Synopsis of “Jessabelle” via IMDB:
“Returning to her childhood home in Louisiana to recuperate from a horrific car accidnet, Jessabelle comes face to face with a long-tormented spirit that has been seeking her return and has no intention of letting her escape.”
“Jessabelle” stars Australian actress Sara Snook (”Predestination”), and begins with one of the most recent over-used movie cliche scares: a side-impact car crash. Yeah, you know the ones I’m talking about. That instantly put me off, but I didn’t allow it to curb my enthusiasm for horror movie viewing and persevered.
Allow me to digress for a moment and discuss Ms. Snook. She is the reason (besides it being horror) I chose this particular film to review. I enjoyed her so much in “Predestination” that I figured she’d make the movie worth my time. I know she can act; I’ve seen her do it. Sadly, this movie was not one in which her talent was showcased. I suppose she tried and I suppose the director tried and I give them both an A for effort. Having her incapacitated and wheelchair-bound was, I guess, an “actor’s challenge.” Her lovely physique is utilized by clothing her in low-cut sundresses. Is that creepy? Maybe, but who cares?
Getting back to the story, a newly pregnant Jessabelle and her boyfriend are off to start a new life (I think) when their plans are literally crushed by a fatal car accident (side-crash cliche) that kills her boyfriend and leaves her both in a coma and childless. Jessabelle is hospitalized for awhile and, as mentioned, wheelchair-bound and in need of care until she’s able to walk again. She has no family other than a distant father whom she is sent to live with after being released from the hospital.
The setting is the deep South, in the Louisiana bayou, which lends eeriness, and thoughts of voodoo and the supernatural to the proceedings. She’s given her deceased mother’s old bedroom complete with her mother’s old bed, old wardrobe and old mirror. She soon finds VHS tapes and naturally, since everything else in the house seems to have not move on in the past 25 years, finds a VCR. It is here where the movie gets interesting, as Jessabelle discovers who, and what, she is through recordings of her dead mother.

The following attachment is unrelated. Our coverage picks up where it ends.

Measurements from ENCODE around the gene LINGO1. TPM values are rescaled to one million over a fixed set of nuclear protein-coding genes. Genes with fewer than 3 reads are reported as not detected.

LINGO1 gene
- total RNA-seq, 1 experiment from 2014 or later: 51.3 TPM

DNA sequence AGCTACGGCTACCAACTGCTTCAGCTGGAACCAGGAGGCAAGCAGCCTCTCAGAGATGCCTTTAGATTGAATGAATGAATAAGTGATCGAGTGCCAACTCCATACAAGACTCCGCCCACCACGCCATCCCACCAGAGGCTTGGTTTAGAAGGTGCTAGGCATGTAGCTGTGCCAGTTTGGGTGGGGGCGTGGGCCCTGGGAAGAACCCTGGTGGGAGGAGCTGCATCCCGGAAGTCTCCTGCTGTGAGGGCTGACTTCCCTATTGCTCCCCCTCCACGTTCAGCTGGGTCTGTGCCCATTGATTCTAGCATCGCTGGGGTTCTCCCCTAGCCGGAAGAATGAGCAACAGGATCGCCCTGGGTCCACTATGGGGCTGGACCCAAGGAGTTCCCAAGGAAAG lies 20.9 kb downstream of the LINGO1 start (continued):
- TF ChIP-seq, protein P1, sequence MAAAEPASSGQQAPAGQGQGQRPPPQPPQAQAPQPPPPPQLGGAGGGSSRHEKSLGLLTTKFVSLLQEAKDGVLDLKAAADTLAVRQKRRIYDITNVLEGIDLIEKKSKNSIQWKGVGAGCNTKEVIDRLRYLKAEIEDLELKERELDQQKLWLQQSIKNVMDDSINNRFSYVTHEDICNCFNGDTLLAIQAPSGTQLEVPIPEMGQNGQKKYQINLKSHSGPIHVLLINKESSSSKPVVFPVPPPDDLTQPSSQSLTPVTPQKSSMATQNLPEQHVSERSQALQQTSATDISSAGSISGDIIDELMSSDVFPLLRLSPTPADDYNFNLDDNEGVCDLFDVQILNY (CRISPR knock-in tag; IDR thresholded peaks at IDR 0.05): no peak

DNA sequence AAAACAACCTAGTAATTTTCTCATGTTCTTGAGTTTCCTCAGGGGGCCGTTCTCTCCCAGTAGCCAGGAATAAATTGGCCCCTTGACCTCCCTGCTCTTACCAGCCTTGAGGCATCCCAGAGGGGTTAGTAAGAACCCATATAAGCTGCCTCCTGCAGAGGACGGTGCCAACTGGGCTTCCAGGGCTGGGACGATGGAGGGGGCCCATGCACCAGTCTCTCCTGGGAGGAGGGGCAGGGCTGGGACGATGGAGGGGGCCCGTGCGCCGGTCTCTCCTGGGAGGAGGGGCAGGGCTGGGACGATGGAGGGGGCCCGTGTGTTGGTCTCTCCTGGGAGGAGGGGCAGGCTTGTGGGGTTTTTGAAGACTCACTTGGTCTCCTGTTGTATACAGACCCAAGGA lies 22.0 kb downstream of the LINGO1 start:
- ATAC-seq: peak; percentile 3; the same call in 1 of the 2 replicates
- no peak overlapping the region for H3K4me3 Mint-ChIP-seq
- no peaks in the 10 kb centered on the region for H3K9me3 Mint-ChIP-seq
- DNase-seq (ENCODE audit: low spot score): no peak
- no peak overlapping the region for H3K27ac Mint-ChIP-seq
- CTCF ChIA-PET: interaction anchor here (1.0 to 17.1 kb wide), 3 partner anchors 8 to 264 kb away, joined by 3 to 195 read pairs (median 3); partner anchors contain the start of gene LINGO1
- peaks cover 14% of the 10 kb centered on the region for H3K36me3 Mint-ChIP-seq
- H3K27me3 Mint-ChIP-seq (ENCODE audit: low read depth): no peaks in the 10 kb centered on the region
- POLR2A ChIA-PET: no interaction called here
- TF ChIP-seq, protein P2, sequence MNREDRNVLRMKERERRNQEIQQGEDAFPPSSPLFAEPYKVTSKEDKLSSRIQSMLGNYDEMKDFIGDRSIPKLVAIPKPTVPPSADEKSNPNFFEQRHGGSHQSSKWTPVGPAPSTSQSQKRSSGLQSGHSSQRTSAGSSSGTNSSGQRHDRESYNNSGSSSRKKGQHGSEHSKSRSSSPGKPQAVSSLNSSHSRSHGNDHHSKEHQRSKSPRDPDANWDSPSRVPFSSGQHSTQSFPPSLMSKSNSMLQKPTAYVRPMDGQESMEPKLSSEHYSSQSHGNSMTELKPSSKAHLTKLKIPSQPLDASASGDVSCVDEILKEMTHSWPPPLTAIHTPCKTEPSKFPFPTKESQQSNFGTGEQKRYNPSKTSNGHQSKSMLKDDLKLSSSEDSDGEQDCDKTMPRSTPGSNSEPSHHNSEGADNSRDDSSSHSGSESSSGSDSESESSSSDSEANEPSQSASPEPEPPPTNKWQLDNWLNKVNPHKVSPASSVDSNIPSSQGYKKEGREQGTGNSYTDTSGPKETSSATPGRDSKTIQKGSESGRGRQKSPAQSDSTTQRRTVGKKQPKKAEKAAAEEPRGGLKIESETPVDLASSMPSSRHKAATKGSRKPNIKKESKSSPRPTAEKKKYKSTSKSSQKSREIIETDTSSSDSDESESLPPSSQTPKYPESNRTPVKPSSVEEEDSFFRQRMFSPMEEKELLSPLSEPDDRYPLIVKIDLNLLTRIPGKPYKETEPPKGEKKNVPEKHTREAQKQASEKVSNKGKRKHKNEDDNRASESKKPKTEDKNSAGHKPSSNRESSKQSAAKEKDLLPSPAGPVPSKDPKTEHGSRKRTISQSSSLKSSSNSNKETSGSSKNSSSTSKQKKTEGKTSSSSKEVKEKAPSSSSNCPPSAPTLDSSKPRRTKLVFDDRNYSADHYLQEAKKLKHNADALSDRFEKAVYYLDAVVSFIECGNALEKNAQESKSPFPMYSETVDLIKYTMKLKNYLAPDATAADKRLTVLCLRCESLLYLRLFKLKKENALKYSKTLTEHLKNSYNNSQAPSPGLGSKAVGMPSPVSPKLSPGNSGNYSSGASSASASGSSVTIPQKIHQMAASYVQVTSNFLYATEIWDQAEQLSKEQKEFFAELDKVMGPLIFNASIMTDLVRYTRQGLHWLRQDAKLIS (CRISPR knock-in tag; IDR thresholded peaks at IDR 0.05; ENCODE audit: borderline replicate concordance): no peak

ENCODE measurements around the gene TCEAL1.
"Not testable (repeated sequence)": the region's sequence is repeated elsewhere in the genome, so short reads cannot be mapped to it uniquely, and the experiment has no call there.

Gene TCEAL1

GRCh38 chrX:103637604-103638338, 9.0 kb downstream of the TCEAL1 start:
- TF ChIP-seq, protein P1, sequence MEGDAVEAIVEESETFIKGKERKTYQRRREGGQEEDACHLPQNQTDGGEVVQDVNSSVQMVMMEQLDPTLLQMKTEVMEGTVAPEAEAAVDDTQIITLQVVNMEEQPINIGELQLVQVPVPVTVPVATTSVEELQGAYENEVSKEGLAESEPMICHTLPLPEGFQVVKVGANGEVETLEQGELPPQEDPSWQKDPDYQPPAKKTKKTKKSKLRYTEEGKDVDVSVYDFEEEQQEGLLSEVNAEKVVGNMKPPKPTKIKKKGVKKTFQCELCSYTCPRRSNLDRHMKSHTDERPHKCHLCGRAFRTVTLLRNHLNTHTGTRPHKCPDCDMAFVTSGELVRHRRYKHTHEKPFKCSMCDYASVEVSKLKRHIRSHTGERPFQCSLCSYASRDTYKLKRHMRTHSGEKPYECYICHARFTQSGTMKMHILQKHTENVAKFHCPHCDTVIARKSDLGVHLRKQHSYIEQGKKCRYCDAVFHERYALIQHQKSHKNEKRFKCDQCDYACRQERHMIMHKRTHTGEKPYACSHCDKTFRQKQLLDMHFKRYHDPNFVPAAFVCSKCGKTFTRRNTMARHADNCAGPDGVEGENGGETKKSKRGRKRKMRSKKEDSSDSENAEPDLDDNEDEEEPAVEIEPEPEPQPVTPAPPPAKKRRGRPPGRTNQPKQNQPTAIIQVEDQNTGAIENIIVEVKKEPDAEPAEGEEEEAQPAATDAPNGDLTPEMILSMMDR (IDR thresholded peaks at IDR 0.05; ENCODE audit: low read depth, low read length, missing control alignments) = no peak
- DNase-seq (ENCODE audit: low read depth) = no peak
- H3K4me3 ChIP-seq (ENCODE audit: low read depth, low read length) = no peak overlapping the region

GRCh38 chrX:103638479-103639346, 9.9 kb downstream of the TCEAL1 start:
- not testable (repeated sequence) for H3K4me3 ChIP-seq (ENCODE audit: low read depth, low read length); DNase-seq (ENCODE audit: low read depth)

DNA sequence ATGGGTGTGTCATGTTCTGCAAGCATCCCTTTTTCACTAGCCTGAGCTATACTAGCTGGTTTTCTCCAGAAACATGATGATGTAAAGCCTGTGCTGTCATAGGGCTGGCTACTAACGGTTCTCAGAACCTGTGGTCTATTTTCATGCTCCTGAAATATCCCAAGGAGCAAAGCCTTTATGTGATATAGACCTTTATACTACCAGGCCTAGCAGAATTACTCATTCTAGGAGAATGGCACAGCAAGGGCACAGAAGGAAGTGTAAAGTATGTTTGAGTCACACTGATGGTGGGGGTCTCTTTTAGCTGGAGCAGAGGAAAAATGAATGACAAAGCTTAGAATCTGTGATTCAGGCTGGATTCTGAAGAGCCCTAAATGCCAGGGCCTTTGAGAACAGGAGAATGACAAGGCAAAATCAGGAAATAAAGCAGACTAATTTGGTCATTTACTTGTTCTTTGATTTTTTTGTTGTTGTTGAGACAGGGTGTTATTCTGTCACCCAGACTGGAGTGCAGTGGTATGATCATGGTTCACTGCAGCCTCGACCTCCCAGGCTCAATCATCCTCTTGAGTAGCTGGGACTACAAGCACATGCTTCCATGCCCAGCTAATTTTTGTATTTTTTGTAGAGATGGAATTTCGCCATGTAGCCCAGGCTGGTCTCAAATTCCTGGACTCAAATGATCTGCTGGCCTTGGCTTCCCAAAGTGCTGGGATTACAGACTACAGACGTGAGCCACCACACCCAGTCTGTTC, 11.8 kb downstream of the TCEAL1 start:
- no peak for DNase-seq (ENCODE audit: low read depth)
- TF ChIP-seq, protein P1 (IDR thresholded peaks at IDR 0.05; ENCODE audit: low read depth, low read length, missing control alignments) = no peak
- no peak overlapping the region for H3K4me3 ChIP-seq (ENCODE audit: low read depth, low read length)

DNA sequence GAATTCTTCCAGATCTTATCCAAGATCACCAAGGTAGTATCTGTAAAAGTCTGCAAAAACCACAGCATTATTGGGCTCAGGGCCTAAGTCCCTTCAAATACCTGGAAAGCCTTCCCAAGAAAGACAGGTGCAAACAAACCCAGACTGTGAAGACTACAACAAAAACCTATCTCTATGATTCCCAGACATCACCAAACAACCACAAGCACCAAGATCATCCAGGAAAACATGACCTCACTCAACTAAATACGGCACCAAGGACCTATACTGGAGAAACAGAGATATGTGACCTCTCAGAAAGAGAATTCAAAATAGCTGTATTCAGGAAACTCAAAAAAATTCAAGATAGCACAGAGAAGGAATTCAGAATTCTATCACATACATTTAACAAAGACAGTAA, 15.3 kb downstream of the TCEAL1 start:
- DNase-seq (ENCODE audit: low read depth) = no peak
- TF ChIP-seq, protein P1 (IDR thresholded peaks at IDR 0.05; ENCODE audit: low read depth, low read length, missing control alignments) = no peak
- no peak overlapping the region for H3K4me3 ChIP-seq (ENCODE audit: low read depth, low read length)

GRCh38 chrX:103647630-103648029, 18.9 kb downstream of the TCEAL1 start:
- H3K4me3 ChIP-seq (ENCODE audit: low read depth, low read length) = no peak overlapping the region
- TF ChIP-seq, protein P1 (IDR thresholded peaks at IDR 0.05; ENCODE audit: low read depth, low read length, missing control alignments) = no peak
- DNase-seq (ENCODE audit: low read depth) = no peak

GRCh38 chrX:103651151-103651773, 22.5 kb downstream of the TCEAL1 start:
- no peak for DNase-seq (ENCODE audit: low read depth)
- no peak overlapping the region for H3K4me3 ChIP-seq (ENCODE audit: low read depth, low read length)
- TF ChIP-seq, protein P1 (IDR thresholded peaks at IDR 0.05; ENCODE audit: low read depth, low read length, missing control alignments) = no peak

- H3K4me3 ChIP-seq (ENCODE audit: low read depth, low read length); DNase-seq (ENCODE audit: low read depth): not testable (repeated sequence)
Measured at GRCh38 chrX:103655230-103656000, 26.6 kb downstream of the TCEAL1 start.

Jessabelle is then haunted by the spirit of a long-haired girl very reminiscent of Samara from “The Ring.” As the mystery unfolds it becomes clearer that Jessabelle isn’t so much a character herself but a plot device used to subject the audience to a “twist-ending” that under further scrutiny falls apart due to lack of logic. The denouement is particularly clunky relying on strained exposition to convey the far-fetched conclusion.
This movie is directed by Kevin Greutert who edited all of the “Saw” films and directed the final two. “Jessabelle” is his first movie outside of the “Saw” franchise, and represents his chance to develop his own creative vision without being constrained by franchise filmmaking. Unfortunately, he didn’t flex much stylistic muscle and the movie actually becomes a chore to watch after the initial mystery loses its power. The short runtime feels longer than it really should.
“Jessabelle” did have some decent scares and overall creepiness. One particular scene featured Evil Dead-esque vomit-in-the-face that was satisfyingly grotesque. Another scene where Jessabelle is tormented by a supernatural presence in her bedroom was enough to creep me out. But, a couple of decent scenes are not enough to give a resounding recommendation to horror fans who can do much better (but they could also do much worse). Perhaps if the movie pushed the R-rated horror envelope a little more rather than being restricted to PG-13, I may have been more impressed.
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